How to decorate a part

How can I decorate an existing [Part] service? I just need this during SDK test executing.

Specifically, I want to decorate one method of the CSharpProjectFileLanguageService which has the [ProjectFileType(typeof(CSharpProjectFileType))] part attribute.

(I want to override GetPreprocessorDefines() to return dynamic conditional compilation symbols.)

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You can't, really. You might be able to use IHideImplementation, but then you'd need to reimplement all of CSharpProjectFileLanguageService. Try this:

var configuration = project.ProjectProperties.TryGetConfiguration<ICSharpProjectConfiguration>(targetFrameworkId);
configuration.DefineConstants = "DEBUG;FOO;THING";


This will let you set the define constants that are then read by GetPreprocessorDefines.

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Hi Matt,

Now I have another time the requirement to decorate a R# interface.

What will happen in the following scenario, if I use

I
HideImplementation?

R# extension A creates
MyComponentA: IReSharperComponent, I
HideImplementation<ReSharperComponent>
R# extension B creates
MyComponentB: IReSharperComponent, I
HideImplementation<ReSharperComponent>

Then one extension will also hide the other component, correct? Or would this even lead to a resolution error?

To solve this scenario in a clean way, it would be better to fully support decorating interfaces.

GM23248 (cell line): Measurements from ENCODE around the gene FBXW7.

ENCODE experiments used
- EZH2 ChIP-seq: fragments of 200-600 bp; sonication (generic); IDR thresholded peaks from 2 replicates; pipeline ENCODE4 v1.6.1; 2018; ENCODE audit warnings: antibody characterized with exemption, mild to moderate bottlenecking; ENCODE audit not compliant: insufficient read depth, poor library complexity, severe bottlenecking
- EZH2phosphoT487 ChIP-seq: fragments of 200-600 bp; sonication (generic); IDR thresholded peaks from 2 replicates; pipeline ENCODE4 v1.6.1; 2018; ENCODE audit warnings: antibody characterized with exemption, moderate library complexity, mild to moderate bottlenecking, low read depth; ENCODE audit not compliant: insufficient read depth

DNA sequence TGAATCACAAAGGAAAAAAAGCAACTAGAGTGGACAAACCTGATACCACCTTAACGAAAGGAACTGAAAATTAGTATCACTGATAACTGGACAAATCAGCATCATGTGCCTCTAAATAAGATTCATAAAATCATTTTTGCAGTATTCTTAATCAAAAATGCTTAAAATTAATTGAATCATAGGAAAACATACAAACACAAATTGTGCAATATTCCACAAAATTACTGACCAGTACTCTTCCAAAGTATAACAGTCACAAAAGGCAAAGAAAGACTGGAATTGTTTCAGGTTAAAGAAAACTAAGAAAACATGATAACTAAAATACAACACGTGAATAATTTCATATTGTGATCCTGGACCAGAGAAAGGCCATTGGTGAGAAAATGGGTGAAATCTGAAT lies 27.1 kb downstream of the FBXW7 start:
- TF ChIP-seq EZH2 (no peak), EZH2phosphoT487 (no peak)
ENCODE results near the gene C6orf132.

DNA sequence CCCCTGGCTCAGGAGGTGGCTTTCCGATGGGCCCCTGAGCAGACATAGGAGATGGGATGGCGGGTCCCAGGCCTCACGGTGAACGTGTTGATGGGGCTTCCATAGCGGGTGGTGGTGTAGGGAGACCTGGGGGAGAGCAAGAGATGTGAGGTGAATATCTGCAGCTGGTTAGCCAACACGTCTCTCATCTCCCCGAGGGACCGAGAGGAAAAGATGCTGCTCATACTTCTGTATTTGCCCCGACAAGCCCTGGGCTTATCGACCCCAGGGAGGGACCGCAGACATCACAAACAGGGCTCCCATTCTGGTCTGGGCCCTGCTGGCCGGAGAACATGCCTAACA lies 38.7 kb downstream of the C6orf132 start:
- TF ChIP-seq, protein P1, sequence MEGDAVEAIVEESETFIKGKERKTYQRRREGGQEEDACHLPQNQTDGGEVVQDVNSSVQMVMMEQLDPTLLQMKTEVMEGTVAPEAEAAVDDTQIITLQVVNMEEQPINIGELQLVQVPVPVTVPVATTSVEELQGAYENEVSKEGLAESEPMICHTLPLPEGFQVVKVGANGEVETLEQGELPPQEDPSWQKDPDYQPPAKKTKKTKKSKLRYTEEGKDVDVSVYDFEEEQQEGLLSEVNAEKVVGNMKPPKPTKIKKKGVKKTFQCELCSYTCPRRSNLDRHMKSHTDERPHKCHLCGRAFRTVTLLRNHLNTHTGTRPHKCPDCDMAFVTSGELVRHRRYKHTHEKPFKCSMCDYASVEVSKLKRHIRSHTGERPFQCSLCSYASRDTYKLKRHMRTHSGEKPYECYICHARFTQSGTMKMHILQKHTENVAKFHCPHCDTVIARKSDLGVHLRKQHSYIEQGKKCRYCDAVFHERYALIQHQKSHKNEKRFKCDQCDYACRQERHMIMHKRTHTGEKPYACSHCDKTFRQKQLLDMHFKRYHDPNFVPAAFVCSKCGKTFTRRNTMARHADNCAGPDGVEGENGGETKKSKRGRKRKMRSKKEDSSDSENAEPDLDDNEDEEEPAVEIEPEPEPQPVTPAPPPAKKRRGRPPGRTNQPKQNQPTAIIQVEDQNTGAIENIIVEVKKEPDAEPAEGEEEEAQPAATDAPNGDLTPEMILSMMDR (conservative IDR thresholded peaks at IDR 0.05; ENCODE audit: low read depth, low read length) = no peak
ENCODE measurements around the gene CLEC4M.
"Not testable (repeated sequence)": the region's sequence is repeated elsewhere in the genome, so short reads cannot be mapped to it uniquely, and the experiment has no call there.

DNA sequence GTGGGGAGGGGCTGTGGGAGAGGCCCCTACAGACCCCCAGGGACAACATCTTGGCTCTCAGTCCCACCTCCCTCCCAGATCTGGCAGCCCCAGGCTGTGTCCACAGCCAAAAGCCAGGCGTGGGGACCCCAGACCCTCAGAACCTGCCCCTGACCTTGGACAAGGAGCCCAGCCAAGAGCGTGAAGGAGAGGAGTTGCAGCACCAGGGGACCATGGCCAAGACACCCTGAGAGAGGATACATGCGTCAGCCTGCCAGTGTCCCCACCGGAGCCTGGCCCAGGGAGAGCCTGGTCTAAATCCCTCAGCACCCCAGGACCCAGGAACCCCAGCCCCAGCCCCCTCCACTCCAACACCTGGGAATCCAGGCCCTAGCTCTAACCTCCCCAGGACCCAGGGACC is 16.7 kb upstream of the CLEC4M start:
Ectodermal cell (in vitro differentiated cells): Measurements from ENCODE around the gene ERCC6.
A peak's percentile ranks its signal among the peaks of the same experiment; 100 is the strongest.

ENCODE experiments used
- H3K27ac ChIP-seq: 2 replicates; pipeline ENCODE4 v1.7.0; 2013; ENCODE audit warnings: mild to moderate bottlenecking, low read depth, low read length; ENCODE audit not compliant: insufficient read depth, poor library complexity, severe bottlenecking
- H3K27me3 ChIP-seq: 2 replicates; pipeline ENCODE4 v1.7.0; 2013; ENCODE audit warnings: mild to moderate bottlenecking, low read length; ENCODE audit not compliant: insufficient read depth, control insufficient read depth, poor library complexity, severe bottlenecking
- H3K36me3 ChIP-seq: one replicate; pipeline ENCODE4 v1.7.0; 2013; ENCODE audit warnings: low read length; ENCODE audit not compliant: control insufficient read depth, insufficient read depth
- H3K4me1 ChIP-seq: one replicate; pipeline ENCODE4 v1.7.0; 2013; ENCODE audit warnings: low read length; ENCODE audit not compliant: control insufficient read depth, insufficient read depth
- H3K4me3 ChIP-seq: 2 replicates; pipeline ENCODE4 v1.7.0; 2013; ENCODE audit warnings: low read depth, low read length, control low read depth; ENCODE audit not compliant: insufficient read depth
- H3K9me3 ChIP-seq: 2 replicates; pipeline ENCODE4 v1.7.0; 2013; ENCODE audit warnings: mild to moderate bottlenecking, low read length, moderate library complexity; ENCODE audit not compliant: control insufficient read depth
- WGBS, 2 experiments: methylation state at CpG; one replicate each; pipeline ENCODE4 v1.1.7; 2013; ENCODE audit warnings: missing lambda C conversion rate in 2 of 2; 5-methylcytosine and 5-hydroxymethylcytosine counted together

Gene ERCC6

Ulrich
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You'll get an exception. The component model isn't really designed to be THAT flexible. It will resolve a single interface to its most derived instance, so it allows extensions to override built in components, but it's not really intended for that use. It's there so that there can be a Visual Studio implementation of an interface that is used instead of a stand alone instance, when hosted in Visual Studio - it's an either/or mechanism, not a general purpose extension point. IHideImplementation is really only used for tests, so that components that (e.g.) talk to the internet to check for updates can be replaced so they work in CI.

Decorating interfaces sounds like an interesting idea, but it introduces other problems - how should they be ordered? Which decorator is called first? A better solution is to make the underlying component more extensible by default - take in a collection of components that can provide an implementation, look at the requirements to decide if that needs to be an ordered collection, allow all providers to handle the call, or just the first applicable, etc. The requirements for extensibility when dealing with an interface that expects a single implementation are usually bespoke, and better solved by changing the interface, rather than enabling a better kind of hack! That said, please file a request...

(I know this is a recap of a discussion we had on Skype, but I'd already typed it out, so I might as well post it! )

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